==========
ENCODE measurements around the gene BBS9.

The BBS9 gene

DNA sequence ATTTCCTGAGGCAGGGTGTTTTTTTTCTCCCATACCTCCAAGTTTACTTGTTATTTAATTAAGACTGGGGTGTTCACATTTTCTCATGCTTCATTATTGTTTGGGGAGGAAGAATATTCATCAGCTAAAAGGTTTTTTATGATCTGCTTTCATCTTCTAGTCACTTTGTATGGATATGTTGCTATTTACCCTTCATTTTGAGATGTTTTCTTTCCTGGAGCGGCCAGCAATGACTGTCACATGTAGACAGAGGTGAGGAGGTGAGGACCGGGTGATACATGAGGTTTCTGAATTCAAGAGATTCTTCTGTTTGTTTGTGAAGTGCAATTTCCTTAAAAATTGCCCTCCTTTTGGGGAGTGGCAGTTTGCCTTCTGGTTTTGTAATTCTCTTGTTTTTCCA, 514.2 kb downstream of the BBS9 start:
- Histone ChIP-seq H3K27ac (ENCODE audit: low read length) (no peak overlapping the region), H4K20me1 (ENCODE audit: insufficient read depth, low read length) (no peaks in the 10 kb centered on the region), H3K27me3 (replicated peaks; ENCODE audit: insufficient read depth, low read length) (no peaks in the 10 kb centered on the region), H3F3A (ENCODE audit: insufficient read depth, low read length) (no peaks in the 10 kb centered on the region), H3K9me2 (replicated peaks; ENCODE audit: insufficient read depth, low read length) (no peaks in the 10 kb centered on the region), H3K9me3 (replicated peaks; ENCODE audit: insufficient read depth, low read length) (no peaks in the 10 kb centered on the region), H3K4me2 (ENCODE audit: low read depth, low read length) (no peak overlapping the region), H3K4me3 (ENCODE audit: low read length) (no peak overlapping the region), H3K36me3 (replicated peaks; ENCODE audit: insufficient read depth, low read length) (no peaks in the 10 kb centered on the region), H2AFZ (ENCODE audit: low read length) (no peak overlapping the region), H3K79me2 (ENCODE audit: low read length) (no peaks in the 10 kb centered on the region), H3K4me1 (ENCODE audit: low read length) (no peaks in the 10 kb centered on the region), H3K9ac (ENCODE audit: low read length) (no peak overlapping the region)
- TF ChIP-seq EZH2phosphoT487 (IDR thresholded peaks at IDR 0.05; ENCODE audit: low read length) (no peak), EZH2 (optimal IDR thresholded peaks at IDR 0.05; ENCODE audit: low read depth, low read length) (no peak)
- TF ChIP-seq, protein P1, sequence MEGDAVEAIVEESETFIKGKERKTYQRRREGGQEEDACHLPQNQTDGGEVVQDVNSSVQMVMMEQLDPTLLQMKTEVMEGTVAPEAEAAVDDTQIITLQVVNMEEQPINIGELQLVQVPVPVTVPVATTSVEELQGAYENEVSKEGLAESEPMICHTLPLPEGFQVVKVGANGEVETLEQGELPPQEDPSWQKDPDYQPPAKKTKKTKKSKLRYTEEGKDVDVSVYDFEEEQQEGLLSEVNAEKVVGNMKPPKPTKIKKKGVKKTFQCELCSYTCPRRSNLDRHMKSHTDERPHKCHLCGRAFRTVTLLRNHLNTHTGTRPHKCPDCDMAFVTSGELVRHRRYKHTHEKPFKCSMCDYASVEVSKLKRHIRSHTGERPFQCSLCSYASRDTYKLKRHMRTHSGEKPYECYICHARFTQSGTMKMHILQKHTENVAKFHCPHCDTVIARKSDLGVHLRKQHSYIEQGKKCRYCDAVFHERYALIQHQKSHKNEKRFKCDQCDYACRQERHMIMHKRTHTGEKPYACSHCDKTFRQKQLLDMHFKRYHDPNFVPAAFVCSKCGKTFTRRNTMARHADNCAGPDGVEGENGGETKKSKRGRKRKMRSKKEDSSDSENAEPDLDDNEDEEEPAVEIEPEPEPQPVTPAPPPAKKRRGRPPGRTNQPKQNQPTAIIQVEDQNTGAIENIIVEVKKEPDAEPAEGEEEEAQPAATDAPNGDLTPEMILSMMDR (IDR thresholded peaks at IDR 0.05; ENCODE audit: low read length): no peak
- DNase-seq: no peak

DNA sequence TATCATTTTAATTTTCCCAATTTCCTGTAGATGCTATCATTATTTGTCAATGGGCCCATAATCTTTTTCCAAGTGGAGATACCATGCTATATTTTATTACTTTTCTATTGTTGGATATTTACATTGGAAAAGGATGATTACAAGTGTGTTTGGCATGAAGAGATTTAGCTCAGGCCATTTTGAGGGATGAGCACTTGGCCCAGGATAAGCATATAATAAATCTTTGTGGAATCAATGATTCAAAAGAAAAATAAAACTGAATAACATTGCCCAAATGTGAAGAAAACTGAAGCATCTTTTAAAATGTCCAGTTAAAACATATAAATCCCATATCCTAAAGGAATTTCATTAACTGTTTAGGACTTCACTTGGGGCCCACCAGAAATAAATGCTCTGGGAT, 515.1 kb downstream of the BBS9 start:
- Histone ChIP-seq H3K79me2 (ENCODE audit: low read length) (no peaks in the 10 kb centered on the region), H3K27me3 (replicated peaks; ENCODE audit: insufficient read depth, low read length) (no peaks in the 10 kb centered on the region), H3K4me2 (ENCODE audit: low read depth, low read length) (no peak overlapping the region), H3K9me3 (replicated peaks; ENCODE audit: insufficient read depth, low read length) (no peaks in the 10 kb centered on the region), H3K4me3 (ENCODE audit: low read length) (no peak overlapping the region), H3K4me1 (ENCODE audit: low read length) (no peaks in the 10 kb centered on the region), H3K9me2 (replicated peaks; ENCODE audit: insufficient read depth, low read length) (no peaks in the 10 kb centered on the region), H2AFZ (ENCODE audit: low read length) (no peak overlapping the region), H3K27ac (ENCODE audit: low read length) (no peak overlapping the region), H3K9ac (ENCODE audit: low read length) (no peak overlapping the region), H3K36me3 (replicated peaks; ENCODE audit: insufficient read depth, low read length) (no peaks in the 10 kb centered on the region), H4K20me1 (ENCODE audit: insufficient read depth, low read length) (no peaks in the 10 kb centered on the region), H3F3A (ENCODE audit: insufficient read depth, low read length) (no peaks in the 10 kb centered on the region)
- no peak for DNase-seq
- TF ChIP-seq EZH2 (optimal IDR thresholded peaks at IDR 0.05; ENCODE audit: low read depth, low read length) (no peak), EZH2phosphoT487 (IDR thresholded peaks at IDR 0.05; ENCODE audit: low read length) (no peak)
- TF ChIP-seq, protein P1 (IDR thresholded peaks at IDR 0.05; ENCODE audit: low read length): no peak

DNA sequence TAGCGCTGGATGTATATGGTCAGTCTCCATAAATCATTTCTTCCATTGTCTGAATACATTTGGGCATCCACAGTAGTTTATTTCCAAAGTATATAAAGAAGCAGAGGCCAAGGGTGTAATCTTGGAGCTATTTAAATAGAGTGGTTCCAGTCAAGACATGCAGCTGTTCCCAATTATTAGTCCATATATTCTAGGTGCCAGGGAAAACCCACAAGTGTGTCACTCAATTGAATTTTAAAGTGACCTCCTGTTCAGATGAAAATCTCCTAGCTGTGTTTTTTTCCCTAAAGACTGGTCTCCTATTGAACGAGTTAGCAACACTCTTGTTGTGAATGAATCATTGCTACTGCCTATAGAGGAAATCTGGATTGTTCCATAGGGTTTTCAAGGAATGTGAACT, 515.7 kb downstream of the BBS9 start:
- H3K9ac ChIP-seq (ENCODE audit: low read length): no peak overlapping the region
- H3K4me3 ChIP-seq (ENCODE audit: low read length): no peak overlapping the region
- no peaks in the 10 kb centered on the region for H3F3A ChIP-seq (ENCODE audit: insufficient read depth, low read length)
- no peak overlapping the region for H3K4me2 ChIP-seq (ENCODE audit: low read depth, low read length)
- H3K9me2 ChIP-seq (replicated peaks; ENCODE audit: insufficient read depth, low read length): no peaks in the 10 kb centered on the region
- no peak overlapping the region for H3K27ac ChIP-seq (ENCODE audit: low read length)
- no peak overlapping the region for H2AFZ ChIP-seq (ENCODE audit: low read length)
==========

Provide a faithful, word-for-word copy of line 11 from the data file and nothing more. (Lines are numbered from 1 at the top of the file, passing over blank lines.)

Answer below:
- TF ChIP-seq EZH2 (optimal IDR thresholded peaks at IDR 0.05; ENCODE audit: low read depth, low read length) (no peak), EZH2phosphoT487 (IDR thresholded peaks at IDR 0.05; ENCODE audit: low read length) (no peak)